Pensacola, Florida
Saturday December 16th 2017

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Fall into the Rabbit Hole

By Jennifer Leigh

Next year marks the 150th anniversary of the story of a little girl, wide-smiling cats, tea parties and a manic queen — otherwise known as “Alice’s Adventures in Wonderland.”

Not only is it the perfect time to dig up your copy of the book, or watch one of the movie adaptations, but you can also immerse yourself in Wonderland by visiting Pensacola Museum of Art and checking out “The Alice in Wonderland Series.”

British figurative painter and professor at Savannah College of Art & Design, Stefani Joseph, has brought the Lewis Carroll tale to life in her new exhibit.

Joseph began the Alice paintings after 16 years of working on a series that referenced deception, mystery and ambiguity.

“After these series, I wanted a change, a slightly new direction and suddenly I just thought of ‘Alice in Wonderland,’” she said.

A passage from the book inspired Joseph so much she put it in her artist statement:

“But when the Rabbit actually took a watch out of its waist-coat pocket and looked at it and then hurried on, Alice started to her feet, for it flashed across her mind that she had never before seen a rabbit with either a waistcoat pocket or take a watch out of it.”

The quote brought out a playfulness in the artist, which she incorporated into the paintings.

“I could continue the themes explored in my earlier works which relied on a more traditional and realistic approach, but now I could let my imagination have full reign,” she said. “I was no longer bound with perspective, proportion etc.  Imagination, color and the pure joy of painting could come to the fore.”

No matter where it stems from, imagination is the ultimate key to any painting, Joseph said.

“For if there is no imagination, what can a painting be about? An imitation of what the eye can see, or a visual world of memory, of childhood and of characters that that are so visually exciting they stay in our memory for many years to come.”

At PMA, that playfulness slips into the exhibit with a Wonderland-themed photo booth and a selection of vintage videos that will be playing in the children’s area to enhance the experience. This kind of interaction may help broaden the gap between regular museum visitors and newbies, said Alexis Leader, curator at PMA.

“Familiar subject matter, such as a timeless children’s story or identifiable imagery can ease this transition and introduce them to the arts in a creative space unburdened with a sea of terminology or artistic style references necessary to appreciate the work,” she said. “Joseph’s series is delight for visitors of all ages and its nonsensical fall through the rabbit hole as you walk from gallery to gallery leads through nearly 30 vibrant canvases of characters you know and ones you have yet to discover.”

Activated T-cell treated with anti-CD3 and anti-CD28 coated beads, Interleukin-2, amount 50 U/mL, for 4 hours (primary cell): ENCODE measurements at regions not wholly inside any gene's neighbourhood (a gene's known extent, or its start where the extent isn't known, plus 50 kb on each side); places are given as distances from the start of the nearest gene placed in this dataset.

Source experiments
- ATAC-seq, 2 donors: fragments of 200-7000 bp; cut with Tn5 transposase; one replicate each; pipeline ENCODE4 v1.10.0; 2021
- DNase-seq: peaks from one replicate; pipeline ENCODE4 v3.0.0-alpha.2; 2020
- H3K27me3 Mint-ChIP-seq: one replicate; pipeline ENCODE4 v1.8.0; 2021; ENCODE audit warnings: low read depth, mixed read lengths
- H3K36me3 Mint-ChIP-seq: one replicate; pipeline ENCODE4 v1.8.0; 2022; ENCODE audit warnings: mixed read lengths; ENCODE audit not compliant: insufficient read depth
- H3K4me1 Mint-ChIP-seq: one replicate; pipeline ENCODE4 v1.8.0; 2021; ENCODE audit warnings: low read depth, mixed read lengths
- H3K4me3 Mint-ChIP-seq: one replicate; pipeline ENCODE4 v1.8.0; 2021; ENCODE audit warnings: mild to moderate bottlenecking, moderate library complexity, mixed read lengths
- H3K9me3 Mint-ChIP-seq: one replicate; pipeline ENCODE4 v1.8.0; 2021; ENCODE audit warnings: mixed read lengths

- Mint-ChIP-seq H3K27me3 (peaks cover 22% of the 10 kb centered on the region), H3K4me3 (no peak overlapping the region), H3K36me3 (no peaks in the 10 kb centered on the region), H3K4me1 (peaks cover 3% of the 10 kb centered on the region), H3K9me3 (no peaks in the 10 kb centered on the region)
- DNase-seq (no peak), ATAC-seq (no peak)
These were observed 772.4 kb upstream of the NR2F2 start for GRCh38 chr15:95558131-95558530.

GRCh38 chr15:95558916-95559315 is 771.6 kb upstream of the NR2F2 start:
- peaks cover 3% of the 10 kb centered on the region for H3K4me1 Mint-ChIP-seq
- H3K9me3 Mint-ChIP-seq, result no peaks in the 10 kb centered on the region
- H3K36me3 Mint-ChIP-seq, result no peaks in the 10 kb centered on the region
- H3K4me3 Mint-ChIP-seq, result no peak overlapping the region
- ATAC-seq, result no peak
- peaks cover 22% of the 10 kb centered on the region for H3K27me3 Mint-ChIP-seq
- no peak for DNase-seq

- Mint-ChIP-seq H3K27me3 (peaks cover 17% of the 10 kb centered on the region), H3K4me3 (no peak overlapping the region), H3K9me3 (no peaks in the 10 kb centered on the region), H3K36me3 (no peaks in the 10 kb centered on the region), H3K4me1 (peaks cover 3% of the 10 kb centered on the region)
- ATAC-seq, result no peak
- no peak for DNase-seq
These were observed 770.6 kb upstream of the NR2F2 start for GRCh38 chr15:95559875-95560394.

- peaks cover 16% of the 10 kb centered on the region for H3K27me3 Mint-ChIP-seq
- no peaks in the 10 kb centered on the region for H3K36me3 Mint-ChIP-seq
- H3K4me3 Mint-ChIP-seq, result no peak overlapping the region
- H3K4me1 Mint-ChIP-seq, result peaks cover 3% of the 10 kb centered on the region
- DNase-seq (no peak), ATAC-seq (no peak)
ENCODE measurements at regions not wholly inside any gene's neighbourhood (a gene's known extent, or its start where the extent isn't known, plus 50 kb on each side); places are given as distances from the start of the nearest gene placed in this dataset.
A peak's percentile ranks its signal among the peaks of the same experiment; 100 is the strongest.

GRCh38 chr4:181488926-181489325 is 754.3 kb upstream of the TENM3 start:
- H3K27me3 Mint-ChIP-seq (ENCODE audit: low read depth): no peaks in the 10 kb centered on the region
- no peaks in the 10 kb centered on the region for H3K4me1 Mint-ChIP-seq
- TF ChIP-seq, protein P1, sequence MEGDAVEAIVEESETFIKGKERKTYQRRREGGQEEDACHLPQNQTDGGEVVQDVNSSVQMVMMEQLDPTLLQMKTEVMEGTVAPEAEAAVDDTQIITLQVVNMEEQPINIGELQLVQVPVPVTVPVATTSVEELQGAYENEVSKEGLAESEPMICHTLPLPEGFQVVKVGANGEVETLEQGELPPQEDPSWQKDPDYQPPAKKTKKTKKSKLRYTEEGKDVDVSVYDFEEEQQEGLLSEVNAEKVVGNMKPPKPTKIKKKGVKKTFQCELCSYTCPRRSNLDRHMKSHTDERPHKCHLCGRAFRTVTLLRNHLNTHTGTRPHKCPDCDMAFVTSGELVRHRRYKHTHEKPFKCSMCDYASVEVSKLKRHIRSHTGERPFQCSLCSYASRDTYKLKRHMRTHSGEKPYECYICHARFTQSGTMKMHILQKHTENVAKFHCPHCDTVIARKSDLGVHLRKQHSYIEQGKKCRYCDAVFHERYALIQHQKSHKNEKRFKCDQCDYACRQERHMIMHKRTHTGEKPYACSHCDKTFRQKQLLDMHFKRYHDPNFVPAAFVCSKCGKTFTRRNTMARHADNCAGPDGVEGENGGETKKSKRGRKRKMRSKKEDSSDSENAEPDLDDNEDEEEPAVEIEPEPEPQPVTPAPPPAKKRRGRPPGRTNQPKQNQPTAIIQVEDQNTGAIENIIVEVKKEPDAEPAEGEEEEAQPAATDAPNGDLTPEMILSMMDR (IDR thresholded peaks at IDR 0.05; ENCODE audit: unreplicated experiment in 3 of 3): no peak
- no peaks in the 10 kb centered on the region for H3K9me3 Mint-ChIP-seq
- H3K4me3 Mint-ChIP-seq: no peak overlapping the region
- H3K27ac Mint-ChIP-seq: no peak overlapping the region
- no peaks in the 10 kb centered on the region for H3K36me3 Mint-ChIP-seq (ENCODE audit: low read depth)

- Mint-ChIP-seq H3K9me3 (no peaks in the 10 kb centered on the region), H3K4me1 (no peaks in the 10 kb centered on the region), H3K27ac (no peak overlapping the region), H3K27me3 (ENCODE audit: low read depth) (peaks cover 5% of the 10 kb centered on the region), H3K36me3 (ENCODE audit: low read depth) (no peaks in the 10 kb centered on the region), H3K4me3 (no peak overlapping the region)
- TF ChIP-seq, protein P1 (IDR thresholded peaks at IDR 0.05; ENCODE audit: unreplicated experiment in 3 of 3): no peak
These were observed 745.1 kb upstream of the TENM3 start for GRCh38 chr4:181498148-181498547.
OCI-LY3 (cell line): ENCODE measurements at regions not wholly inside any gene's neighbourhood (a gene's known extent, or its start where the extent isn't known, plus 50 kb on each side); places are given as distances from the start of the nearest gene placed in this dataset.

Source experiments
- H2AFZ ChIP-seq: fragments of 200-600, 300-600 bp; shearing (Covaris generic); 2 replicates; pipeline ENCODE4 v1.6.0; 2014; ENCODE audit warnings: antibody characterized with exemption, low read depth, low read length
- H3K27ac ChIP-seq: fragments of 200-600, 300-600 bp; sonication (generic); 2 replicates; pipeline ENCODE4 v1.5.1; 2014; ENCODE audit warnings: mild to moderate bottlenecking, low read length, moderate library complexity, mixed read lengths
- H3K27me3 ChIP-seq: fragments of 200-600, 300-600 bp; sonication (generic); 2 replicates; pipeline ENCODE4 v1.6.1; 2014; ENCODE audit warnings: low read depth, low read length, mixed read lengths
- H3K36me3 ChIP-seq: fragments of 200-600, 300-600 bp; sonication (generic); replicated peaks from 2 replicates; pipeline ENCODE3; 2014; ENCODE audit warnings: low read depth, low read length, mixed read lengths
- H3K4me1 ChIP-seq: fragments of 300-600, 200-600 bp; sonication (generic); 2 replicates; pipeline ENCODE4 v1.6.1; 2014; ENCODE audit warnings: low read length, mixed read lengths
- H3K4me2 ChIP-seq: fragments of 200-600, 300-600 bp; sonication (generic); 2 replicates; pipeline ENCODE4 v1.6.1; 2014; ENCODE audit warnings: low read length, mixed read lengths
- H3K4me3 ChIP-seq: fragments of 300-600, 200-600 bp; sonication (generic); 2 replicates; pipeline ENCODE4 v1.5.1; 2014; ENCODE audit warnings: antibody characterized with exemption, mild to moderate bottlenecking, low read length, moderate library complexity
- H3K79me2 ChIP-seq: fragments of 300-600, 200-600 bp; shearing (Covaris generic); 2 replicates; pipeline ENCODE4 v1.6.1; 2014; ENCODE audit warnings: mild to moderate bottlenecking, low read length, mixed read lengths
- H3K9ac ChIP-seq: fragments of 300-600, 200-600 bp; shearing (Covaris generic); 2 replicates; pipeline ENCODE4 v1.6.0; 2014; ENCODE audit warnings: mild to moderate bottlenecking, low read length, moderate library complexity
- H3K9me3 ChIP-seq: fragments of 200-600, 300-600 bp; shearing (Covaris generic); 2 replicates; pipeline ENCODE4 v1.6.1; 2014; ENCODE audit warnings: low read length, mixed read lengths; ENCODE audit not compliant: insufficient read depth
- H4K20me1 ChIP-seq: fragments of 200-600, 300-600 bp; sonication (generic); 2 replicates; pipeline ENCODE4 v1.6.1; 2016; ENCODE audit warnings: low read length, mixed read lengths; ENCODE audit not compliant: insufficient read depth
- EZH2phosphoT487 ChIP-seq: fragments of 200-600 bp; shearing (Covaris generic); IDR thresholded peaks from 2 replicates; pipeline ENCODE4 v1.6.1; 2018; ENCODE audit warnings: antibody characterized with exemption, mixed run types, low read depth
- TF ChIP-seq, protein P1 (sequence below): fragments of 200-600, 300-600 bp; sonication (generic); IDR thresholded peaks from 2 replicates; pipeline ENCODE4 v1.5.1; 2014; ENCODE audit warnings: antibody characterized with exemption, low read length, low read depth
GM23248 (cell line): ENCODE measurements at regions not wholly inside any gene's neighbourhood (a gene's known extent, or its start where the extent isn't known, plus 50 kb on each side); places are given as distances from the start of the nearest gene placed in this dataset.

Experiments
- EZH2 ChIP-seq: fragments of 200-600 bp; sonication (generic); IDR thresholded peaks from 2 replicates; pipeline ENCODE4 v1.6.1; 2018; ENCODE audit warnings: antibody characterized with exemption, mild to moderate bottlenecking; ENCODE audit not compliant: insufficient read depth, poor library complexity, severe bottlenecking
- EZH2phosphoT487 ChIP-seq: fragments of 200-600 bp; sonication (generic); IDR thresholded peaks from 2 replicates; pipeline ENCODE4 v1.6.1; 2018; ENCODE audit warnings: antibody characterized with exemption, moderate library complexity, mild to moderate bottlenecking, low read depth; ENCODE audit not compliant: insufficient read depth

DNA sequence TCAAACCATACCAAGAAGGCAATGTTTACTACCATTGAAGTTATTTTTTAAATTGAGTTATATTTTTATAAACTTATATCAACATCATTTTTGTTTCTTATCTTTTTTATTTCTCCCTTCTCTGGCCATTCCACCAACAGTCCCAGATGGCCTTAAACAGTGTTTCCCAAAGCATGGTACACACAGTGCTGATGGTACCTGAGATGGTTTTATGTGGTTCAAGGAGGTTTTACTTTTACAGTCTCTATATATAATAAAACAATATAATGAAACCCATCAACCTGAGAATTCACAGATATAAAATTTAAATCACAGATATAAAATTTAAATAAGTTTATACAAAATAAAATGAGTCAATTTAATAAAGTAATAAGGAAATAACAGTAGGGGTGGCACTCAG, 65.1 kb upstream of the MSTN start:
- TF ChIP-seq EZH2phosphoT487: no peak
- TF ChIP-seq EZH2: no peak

Joseph admits she wasn’t always inspired by Alice or Wonderland, but had always been fond of the White Rabbit, who appears in one of her favorite pieces in the exhibit. When she first began painting 30 years ago Joseph was initially drawn to figurative tradition.

“I was born and lived in Europe for much of my life,” she explained. “I studied in the figurative tradition and never felt the need or desire to work in anything else.”

It’s quite a shift from representational art to paintings inspired by what is categorized as “literary nonsense.” Instead of painting from real objects, Joseph created the colorful scenes based on her creativity.

“I knew about the tea party, the Cheshire cat, the Garden of the Red Queen — and her conspiratorial character — and I then made my own scenes from imagination,” Joseph said. “Though, of course, subconsciously you never know what remembered images of the past filter through.”

From the original drawings inside the first edition in 1865, to the comic books and then, Disney movies, it’s hard for artists not to be inspired by the children’s classic.

“Carroll’s story of Alice has been adapted by artists for generations, from surrealists such as Max Ernst and Salvador Dali through pop and conceptual artists of the 1960s and 70s to contemporary artists, such as Joseph today,” Leader said.

There isn’t a huge takeaway message from Joseph’s “Alice in Wonderland Series” — there’s already a book for that. What the artist appreciates most is for people to enjoy themselves, which makes the exhibit a great choice to take restless holiday visitors.

“What I want people to take away from the exhibit is to enjoy the color, vitality and originality of the work,” she said. “With the holiday season, is this so wrong?”

THE ALICE IN WONDERLAND SERIES
WHEN: Now until Jan. 31
WHERE: Pensacola Museum of Art, 407 S. Jefferson St.
COST: $10 for general admission, $8 for active-duty military, children 17 and under, seniors and museum members. Last Tuesday of every month is free.
DETAILS: pensacolamuseum.org